In October 2017, an anonymous user calling himself Q posts in the online forum 4chan: Calm Before the Storm. The person claims to be a senior US government official who uncovers "the truth about a secret power struggle." The conspiracy theory QAnon is born.

It is difficult to summarize QAnon. Actually, it is not one conspiracy theory, but an umbrella name for multiple theories of different people and events surrounding American politics, all of which would ultimately be interrelated.

In a nutshell, the bottom line is that the Democratic Party is a deep state (state within a state) that aims to overthrow President Donald Trump. At some point, Trump would intervene to hold all who would be responsible - the storm.

QAnon's original focus was the investigation into Russian interference in the 2016 United States presidential election by Special Prosecutor Robert Mueller. According to QAnon, the Russia investigation was a lightning rod: in reality, Trump would team up with Mueller to arrest prominent Democrats such as Hillary Clinton and Barack Obama.

Over time, a variety of theories have been reviewed: from the existence of the Democratic deep state to suggestions or claims that North Korean leader Kim Jong-un is a CIA puppet or predictions of future events at certain times that - so turns out later - does not take place.

QAnon followers use the letter Q on flags, placards and as a logo to express themselves. It's hard to define 'the QAnon supporter', but they are generally pro-Trump. (Photo: Getty Images)

"Pick a conspiracy theory you like - fake shootings, underground sex vaults run by the elite, unreleased justice reports that would lead to the capture of Hillary Clinton upon publication - and you'll come across them on the QAnon forums," writes the HuffPost .

"While the storm is at the center of the QAnon story, it is also flexible enough to take in everything that gets in the news," writes The Daily Beast .

"QAnon is a metacomplot theory," writes student researcher Emily Schabes (PDF) from DePauw University. "Followers are compared to cult members in that they blindly follow illegitimate theories and leaders, or discard facts and evidence as an enemy 's misinformation."

QAnon's rebuttals are turned into 'evidence'

Q's messages are often vague and can therefore be interpreted in different ways. "Q places something that thousands of people can interpret as they like," Vox writes in an explanation article about QAnon.

"Other conspiracy theories connect seamlessly with QAnon - such as shootings, Jewish bankers in control of the world or the Illuminati (a secret society striving for world power, ed.)."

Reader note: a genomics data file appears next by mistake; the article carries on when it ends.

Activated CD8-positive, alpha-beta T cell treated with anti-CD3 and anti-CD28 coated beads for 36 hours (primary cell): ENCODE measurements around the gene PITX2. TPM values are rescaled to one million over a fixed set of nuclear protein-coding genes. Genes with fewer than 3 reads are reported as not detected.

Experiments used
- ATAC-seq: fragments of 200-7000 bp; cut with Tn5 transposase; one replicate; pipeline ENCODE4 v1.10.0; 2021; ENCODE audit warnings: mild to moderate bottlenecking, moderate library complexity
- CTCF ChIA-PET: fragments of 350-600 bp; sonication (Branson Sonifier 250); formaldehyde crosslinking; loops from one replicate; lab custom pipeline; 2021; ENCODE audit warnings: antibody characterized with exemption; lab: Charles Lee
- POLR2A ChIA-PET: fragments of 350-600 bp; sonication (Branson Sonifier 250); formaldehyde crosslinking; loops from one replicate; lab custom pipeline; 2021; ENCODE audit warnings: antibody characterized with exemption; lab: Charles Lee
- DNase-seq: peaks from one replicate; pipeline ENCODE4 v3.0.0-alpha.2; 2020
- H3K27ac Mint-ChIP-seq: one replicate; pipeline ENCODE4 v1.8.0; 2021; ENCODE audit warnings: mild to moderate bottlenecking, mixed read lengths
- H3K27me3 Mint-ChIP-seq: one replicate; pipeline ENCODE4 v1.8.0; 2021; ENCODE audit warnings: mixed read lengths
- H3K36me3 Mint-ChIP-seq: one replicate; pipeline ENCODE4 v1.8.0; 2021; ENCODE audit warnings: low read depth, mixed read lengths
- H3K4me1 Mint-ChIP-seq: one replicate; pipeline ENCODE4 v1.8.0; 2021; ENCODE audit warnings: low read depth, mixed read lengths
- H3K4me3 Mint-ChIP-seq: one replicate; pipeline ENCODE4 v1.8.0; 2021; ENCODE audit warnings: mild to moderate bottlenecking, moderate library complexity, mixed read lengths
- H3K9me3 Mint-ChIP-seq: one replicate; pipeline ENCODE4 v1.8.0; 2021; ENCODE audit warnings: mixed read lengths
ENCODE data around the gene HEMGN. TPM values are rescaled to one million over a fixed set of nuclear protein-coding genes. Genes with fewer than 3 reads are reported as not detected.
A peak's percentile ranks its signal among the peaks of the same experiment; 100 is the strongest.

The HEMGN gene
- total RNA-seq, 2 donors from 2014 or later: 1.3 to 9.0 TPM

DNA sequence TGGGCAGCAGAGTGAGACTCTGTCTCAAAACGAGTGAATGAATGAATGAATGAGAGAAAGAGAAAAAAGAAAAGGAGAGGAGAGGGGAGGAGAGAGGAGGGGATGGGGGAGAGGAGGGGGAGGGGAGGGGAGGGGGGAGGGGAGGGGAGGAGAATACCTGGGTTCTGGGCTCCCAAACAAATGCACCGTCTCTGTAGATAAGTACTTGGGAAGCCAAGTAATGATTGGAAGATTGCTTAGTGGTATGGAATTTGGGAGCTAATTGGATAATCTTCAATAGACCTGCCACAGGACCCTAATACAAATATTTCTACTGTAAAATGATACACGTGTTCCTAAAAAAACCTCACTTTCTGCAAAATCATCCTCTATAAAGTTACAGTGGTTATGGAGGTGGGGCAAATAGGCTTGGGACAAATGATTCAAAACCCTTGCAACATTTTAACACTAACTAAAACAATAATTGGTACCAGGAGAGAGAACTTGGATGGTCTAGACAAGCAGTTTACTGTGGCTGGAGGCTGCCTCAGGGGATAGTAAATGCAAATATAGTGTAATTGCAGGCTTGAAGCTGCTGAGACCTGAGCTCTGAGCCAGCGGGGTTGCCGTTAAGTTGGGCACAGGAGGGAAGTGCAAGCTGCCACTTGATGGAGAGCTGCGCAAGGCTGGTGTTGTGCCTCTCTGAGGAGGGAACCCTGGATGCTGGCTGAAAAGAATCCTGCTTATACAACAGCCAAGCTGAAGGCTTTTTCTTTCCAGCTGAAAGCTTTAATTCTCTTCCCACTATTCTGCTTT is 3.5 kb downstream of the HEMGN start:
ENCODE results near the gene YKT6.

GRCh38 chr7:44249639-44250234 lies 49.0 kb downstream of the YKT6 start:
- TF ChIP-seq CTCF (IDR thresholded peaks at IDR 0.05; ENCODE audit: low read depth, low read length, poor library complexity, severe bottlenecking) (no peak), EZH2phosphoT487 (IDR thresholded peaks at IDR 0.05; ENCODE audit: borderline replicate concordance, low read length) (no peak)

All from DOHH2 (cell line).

"Like all successful conspiracy theories, QAnon is self-closing," researchers at MIT University write (PDF). "Any objection or rebuttal can be turned around to prove the theory, usually by stating that information is withheld to avoid panic ..."

"Events that would undermine the theory, such as the end of the Mueller investigation, are cited as evidence that those behind the theory - Trump and his allies, including Q - are smarter than we can imagine."

QAnon is also known as The Great Awakening and The Storm. WWG1WGA stands for the motto 'Where we go one, we go all' ('Where one goes, we all go'). (Photo: Getty Images)

QAnon is moving from social media to the real world

QAnon started on 4chan and spread to 8chan and mainstream social media such as Facebook, Reddit, Twitter and YouTube. On the street near Trump rallies, people wear Q logos, T-shirts, and cardboard signs that point to QAnon.

The danger of conspiracy theories is that they can lead to real damage. In June 2018, a QAnon trailer in an armored vehicle with an AR-15 assault rifle drove to a dam of the Colorado River on the border of the Arizona and Nevada states. There he blocked traffic and demanded the publication of a report published a day earlier. The man was arrested and his action labeled a terrorist threat.

The spread of a comprehensive conspiracy theory like QAnon could have far-reaching social consequences, the MIT researchers argue. "It's getting tiring to follow the news, to understand political developments and to determine whether a fact is credible or if someone's agenda is serving."

According to the researchers, conspiracy theories cause "a war between realities". "Our job is to understand how we as individuals and citizens should behave in a world where the conversation is not used to get the other person to understand your interpretation of the facts, but to recruit them into your reality."